Chinese officials and media wasted little time in comparing the storming of the US Capitol with the July 2019 occupation of Hong Kong’s legislative council building, or de facto parliament. Beyond any superficial visual similarities, however, the parallels end. Whatever one thinks of the tactics, protesters in Hong Kong were defending democratic freedoms that are being progressively snuffed out on Beijing’s orders. The latest step, the arrest of 53 pro-democracy politicians in the city, came just hours before events in Washington. The pressures on democracy in the US should not distract, nor detract, from what is happening 8,000 miles away.

The arrests ought by now to be no surprise, but are shocking nonetheless. The 53 were not rabble-rousers but moderates. They were detained for involvement in a primary run-off last year to determine which opposition figures would run in Legco elections that were later postponed due to Covid-19. That this is now said to constitute “subversion” highlights the draconian nature of the national security law China imposed last year.

Like the barring of four pro-democracy lawmakers from the Hong Kong body last November — prompting 15 others to resign — the purge betrays nervousness in China’s central government. Though Legco election rules are skewed in favour of pro-Beijing candidates, there was at least a path for the democratic opposition to win. Such a victory could have paralysed lawmaking, pitting an opposition-controlled legislature against a regional government led by a Beijing appointee.

The clampdown undermines the Basic Law, supposed to guarantee Hong Kong’s rights and freedoms after British rule ended in 1997. That mini-constitution said the city should enact laws prohibiting treason, sedition or subversion against the central government. The law also set the “ultimate aim” of selecting the region’s chief executive by universal suffrage. An offer by Beijing to move towards that goal in 2014 was deemed too limited, and triggered protests. Now China’s central government has imposed a national security law by diktat, while any prospect of universal suffrage appears crushed.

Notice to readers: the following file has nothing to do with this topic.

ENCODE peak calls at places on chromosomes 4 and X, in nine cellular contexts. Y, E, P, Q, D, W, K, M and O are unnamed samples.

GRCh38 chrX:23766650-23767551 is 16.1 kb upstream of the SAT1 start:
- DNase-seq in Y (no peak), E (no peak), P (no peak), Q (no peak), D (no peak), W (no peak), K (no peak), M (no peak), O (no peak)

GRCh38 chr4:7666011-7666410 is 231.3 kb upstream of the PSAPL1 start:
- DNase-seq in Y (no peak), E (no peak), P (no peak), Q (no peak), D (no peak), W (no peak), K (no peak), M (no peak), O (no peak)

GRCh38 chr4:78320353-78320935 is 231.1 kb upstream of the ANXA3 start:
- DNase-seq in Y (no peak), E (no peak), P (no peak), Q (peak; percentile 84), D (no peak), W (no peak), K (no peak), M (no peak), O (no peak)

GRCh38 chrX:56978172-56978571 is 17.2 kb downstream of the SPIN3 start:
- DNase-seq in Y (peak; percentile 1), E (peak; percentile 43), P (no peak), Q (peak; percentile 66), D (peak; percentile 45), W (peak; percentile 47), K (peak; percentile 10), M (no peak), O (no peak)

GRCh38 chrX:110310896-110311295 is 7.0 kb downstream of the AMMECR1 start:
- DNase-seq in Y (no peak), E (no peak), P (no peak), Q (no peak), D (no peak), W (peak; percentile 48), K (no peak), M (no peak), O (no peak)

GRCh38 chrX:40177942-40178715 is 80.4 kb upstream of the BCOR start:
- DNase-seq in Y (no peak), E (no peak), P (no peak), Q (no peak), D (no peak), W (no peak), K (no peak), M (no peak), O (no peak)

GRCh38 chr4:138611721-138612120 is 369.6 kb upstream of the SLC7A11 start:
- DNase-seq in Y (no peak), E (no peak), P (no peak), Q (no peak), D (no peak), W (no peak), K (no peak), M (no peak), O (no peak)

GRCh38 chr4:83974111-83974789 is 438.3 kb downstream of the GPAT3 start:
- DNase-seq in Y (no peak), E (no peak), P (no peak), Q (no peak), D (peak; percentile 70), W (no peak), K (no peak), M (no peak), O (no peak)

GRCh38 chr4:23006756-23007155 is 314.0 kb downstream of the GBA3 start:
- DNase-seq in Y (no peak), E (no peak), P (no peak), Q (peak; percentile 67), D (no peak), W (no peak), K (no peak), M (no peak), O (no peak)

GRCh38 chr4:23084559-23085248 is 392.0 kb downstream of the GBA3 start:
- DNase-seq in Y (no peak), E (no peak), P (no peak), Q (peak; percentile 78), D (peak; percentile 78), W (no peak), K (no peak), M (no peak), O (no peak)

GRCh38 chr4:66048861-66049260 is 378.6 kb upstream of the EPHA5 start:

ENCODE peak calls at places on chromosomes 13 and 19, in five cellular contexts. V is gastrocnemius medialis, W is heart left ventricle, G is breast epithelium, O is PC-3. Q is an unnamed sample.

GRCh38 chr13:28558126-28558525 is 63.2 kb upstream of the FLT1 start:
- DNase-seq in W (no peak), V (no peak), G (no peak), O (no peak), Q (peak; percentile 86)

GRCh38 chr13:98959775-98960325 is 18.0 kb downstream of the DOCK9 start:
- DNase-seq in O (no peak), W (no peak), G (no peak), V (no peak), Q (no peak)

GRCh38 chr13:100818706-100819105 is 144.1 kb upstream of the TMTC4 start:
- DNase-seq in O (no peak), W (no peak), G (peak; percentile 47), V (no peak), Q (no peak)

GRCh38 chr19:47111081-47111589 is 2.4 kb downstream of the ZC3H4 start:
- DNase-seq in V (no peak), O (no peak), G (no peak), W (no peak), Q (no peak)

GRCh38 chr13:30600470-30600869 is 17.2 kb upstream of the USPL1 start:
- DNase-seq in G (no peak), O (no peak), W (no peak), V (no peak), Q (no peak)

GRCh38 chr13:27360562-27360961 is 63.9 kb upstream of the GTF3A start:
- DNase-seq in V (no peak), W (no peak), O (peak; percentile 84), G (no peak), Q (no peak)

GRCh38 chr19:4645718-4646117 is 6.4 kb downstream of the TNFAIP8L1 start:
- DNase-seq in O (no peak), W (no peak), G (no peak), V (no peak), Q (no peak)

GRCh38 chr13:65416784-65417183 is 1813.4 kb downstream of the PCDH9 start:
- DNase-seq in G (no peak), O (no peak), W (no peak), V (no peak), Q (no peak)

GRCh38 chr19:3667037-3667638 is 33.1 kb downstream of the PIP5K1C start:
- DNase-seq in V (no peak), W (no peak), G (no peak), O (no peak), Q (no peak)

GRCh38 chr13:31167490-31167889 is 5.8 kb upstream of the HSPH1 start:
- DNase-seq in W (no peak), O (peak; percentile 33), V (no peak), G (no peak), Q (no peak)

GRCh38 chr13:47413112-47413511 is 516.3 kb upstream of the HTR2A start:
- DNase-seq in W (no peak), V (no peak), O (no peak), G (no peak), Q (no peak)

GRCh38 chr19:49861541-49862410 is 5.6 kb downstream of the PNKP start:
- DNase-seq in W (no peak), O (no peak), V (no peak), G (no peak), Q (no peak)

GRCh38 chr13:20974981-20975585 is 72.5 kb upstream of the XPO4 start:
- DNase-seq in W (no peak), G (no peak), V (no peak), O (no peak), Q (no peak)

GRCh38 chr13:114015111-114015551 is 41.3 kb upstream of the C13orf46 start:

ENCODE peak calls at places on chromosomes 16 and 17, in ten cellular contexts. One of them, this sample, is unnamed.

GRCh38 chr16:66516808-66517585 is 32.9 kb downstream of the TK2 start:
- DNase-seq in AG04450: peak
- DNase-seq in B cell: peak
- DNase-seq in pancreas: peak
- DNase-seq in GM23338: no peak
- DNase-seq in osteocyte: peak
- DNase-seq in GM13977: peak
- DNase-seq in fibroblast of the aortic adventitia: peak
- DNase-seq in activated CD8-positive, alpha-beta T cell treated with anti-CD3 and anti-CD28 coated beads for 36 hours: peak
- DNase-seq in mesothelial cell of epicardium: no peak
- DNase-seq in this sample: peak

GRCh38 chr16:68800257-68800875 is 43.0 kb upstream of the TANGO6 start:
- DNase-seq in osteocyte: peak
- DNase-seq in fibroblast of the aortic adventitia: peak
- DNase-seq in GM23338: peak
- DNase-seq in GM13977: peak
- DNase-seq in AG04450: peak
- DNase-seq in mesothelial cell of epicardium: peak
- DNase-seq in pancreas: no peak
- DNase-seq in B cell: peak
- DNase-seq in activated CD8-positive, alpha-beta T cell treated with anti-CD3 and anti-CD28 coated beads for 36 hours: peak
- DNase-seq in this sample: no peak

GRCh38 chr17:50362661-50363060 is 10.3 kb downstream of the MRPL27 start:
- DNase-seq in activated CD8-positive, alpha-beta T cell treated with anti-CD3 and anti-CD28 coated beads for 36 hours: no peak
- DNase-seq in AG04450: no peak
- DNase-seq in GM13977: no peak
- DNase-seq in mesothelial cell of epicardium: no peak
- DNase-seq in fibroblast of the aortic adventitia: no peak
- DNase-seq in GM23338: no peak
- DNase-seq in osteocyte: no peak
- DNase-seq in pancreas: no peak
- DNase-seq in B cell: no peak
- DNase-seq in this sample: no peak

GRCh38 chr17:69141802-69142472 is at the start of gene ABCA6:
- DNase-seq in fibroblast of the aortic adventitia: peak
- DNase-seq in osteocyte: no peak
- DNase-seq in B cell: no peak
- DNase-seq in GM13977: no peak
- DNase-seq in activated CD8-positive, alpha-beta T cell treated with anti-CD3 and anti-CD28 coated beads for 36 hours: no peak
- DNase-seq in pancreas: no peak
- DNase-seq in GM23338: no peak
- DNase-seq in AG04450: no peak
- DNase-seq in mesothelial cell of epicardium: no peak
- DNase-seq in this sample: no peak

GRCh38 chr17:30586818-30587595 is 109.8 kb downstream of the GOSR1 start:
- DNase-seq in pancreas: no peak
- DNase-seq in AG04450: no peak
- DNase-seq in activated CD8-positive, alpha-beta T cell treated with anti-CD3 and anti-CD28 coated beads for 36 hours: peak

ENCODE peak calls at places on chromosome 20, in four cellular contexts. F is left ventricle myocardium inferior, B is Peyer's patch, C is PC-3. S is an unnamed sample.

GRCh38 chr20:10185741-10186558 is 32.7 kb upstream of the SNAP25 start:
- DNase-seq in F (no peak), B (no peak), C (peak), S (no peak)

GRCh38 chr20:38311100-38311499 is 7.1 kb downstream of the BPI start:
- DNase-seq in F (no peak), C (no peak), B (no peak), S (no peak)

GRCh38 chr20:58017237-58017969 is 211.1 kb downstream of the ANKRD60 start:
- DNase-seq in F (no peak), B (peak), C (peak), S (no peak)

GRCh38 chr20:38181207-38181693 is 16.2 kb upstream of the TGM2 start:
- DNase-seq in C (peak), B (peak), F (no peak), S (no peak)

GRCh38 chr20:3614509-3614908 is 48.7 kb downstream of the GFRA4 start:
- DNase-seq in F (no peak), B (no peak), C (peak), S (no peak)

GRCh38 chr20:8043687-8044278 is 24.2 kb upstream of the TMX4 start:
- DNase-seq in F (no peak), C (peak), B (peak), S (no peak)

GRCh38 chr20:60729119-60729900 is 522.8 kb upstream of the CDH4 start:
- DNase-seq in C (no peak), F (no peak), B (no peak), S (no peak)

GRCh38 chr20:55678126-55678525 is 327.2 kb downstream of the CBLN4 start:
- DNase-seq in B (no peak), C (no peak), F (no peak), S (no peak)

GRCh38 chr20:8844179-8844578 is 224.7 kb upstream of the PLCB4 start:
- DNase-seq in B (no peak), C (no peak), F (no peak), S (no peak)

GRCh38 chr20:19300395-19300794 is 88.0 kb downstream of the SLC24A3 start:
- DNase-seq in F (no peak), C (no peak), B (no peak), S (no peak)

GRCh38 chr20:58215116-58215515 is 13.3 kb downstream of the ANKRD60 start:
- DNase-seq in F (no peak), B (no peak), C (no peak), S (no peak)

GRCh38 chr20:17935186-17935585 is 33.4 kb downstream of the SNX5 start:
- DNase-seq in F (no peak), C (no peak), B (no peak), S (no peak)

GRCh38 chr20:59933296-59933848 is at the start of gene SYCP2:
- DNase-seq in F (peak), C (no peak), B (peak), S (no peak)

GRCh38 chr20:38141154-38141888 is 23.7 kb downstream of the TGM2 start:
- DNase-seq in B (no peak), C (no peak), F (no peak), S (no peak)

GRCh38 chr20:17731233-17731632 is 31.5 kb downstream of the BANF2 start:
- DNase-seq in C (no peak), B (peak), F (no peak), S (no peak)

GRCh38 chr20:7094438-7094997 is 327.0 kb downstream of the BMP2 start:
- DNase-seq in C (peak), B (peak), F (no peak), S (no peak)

The clampdown is further proof of the extent to which the confrontation between Beijing and the west is one of values. Xi Jinping’s China sees itself as engaged in an ideological struggle with what the president has called the “extremely malicious” ideas of liberalism and democracy. While Beijing no longer talks of exporting revolution as in the Mao era, it presents its own one-party system as a superior model.

This poses a dilemma for western democracies. They rely as a source of global growth and a market for their companies — in a way never true with the Soviet Union during the cold war — on a country that sees their system as inimical. This reliance, and China’s sheer size and dynamism, limits their real powers of influence.

That makes it all the more important for the US and EU to join forces on a China strategy. Using what leverage they do possess judiciously — and avoiding appearances of hypocrisy or double standards — is also key. In both respects, the investment accord the EU agreed last week with Beijing looks ill-timed. The European Parliament, which must ratify the deal, cannot ignore China’s rights record.

The US and EU should also make use of their powers to impose “Magnitsky” sanctions on western-held assets and travel of senior Chinese and Hong Kong officials guilty of rights abuses. With thousands of offspring of China’s ruling class attending western universities, for example, that is one area where sanctions could have a real impact.